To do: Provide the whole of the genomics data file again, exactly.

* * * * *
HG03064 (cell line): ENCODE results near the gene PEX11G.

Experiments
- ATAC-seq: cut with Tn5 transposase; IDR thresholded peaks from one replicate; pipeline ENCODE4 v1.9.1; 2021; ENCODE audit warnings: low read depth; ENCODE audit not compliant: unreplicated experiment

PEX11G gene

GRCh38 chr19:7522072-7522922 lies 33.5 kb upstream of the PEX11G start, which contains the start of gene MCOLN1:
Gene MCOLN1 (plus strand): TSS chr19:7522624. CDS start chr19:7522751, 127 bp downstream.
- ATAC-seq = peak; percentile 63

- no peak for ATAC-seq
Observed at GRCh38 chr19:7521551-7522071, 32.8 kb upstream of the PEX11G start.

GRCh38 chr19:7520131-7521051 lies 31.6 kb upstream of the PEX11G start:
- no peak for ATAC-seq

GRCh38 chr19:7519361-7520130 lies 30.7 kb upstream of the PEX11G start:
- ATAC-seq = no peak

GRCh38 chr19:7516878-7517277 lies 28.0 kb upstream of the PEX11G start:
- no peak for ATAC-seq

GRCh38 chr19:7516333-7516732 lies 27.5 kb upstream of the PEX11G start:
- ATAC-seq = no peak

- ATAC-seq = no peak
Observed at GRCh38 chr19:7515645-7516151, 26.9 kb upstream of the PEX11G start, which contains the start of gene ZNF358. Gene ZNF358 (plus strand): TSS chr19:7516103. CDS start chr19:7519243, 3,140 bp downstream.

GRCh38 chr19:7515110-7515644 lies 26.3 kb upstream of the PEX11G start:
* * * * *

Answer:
HG03064 (cell line): ENCODE results near the gene PEX11G.

Experiments
- ATAC-seq: cut with Tn5 transposase; IDR thresholded peaks from one replicate; pipeline ENCODE4 v1.9.1; 2021; ENCODE audit warnings: low read depth; ENCODE audit not compliant: unreplicated experiment

PEX11G gene

GRCh38 chr19:7522072-7522922 lies 33.5 kb upstream of the PEX11G start, which contains the start of gene MCOLN1:
Gene MCOLN1 (plus strand): TSS chr19:7522624. CDS start chr19:7522751, 127 bp downstream.
- ATAC-seq = peak; percentile 63

- no peak for ATAC-seq
Observed at GRCh38 chr19:7521551-7522071, 32.8 kb upstream of the PEX11G start.

GRCh38 chr19:7520131-7521051 lies 31.6 kb upstream of the PEX11G start:
- no peak for ATAC-seq

GRCh38 chr19:7519361-7520130 lies 30.7 kb upstream of the PEX11G start:
- ATAC-seq = no peak

GRCh38 chr19:7516878-7517277 lies 28.0 kb upstream of the PEX11G start:
- no peak for ATAC-seq

GRCh38 chr19:7516333-7516732 lies 27.5 kb upstream of the PEX11G start:
- ATAC-seq = no peak

- ATAC-seq = no peak
Observed at GRCh38 chr19:7515645-7516151, 26.9 kb upstream of the PEX11G start, which contains the start of gene ZNF358. Gene ZNF358 (plus strand): TSS chr19:7516103. CDS start chr19:7519243, 3,140 bp downstream.

GRCh38 chr19:7515110-7515644 lies 26.3 kb upstream of the PEX11G start: